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Alliant Energy battery storage project in Decorah providing renewable energy

Alliant Energy battery storage project in Decorah providing renewable energy (via Alliant Energy)
Alliant Energy battery storage project in Decorah providing renewable energy (via Alliant Energy)
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Alliant Energy’s new battery storage project in Decorah is making room on the grid for rooftop solar and maintains reliable electrical service across the community.

Recently put into service, this project is jointly supported by Alliant Energy, U.S. Department of Energy Office of Electricity, Sandia National Labs and the Iowa Economic Development Authority (IEDA).

Whether it's ethanol, biodiesel, wind, or solar, Iowa is a renewable energy powerhouse and it’s because of innovative companies like Alliant Energy,” said Gov. Reynolds. “This battery storage project in Decorah will create jobs, spur local investment and serve as a model for America’s growing energy sector. Iowa will continue to harness the power of public-private partnership to further Iowa’s reputation as a leader in renewable energy production while also creating a more efficient and resilient electric grid.”

Alliant Energy’s commitment to battery storage is part of its Clean Energy Blueprint to accelerate the transition to renewable energy and enhance the economic and environmental health of the communities it serves.

We see an exciting future for creative energy storage projects that provide cleaner energy for our customers,” said Terry Kouba, president of Alliant Energy’s Iowa energy company. “Our batteries store solar power created when the sun is the brightest and then release that energy later in the day. This is an innovative way to both manage the grid and deliver more renewable energy to customers.

The Decorah battery project’s 2.5-megawatt, 2.9-megawatt-hour battery connects to a circuit in the town with a high concentration of customer-owned solar systems. The battery will absorb much of the excess energy these customers generate at the brightest parts of the day and release it onto the grid when customers need it most. This solution provides low-cost renewable energy at peak times of the day. It also relieves the load on the circuit and avoids the cost for rebuilding the grid to accommodate the excess electricity from the solar panels.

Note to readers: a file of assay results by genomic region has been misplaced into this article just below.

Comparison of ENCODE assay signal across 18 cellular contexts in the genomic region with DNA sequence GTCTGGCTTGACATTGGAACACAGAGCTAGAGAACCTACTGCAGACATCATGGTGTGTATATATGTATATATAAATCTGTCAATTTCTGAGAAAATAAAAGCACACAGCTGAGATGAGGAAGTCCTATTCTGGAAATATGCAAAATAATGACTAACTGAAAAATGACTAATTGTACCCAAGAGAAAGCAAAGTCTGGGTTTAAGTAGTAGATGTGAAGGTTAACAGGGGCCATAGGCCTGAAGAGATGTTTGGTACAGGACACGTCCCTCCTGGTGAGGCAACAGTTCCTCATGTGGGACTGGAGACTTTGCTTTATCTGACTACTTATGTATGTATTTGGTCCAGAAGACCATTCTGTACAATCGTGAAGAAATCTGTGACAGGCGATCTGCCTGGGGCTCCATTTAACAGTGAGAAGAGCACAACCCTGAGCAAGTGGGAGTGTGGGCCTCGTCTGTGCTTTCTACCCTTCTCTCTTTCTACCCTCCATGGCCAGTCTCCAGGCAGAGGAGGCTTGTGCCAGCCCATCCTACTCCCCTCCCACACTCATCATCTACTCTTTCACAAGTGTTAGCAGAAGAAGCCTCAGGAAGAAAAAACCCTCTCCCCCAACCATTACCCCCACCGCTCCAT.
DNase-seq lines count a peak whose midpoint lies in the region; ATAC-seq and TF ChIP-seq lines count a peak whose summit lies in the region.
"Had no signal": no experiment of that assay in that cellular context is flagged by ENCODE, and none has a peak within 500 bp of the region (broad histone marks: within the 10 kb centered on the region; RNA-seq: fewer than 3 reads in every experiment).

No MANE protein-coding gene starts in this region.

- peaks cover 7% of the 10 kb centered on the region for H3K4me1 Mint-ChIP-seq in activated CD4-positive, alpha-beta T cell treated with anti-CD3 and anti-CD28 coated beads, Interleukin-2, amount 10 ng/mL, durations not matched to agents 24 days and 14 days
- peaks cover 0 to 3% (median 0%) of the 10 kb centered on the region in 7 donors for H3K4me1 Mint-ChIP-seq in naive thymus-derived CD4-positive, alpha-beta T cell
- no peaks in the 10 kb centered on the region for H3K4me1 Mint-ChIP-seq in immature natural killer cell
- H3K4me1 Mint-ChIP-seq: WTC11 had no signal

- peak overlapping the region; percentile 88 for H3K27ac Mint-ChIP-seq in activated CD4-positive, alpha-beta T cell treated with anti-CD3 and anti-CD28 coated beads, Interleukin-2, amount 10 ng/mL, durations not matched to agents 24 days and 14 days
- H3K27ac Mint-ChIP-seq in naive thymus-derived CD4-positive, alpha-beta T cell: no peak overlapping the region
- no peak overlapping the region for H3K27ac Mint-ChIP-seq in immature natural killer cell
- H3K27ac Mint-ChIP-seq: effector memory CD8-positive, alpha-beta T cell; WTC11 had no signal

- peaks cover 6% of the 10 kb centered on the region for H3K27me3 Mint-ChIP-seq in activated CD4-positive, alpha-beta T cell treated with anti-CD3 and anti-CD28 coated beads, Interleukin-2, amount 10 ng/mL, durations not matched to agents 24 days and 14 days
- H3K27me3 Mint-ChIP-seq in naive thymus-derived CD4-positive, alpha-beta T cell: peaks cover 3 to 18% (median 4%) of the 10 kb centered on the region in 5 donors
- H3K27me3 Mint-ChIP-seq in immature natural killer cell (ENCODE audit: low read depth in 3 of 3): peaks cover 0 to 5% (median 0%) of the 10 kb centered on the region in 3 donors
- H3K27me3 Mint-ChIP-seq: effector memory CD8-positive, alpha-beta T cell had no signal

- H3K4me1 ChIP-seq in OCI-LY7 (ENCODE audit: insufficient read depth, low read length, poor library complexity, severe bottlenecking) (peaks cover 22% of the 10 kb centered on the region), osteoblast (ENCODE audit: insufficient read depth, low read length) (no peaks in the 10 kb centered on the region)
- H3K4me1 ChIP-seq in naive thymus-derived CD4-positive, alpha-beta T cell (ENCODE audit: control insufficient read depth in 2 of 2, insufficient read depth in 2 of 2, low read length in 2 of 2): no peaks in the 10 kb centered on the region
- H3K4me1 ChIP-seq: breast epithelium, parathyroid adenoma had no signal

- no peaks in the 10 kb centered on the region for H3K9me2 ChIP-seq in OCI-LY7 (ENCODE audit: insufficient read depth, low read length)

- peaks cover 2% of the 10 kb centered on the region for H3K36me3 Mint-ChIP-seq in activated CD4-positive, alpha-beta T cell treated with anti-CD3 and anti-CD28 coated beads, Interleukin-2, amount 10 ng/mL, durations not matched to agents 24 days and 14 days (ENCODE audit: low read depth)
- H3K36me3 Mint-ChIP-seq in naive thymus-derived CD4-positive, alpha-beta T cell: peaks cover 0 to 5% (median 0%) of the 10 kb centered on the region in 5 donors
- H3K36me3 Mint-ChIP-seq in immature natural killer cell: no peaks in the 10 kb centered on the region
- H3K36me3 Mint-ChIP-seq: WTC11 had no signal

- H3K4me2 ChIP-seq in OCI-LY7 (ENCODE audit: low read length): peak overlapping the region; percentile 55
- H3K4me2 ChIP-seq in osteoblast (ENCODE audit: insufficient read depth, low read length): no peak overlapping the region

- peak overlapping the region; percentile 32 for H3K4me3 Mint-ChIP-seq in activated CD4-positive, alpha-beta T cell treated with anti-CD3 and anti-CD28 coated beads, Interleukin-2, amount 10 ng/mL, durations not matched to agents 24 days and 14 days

“What is happening here in Decorah will soon become a model throughout the country,” said Dr. Imre Gyuk, Director of Energy Storage Research, DOE Office of Electricity, “As more and more renewable energy comes online, more and more storage will be needed for balance.”

“Battery storage technology strengthens our state’s diverse energy resource mix and makes full use of our renewables even when the sun isn’t shining and the wind isn’t blowing,” said Debi Durham, executive director of the IEDA and Iowa Finance Authority. “IEDA is pleased to support this unique battery storage project, which will serve as a catalyst for other innovative projects in Iowa.”

The Decorah project is jointly supported by a $250,000 cost-share from the U.S. Department of Energy, Office of Electricity (DOE-OE) and a $200,000 grant from the IEDA. Sandia National Laboratories provides technical support for the project and will collect operational data. This critical data informs DOE’s national research as part of the DOE-OE Stationary Energy Storage Program under the direction of Dr. Imre Gyuk.

Clean Energy States Alliance (CESA), through its contract with Sandia National Laboratories, plays a coordinating role in project development, reporting and documentation, and Iowa State University’s Electric Power Research Center will use the project to study power quality challenges on circuits with customer-owned generation. The battery sits on land Alliant Energy leases from the City of Decorah.

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The company has a smaller battery in a similar application near Wellman, Iowa. Alliant Energy also added a battery to store energy from the company’s 2.55-megawatt AC solar garden in Marshalltown, Iowa.

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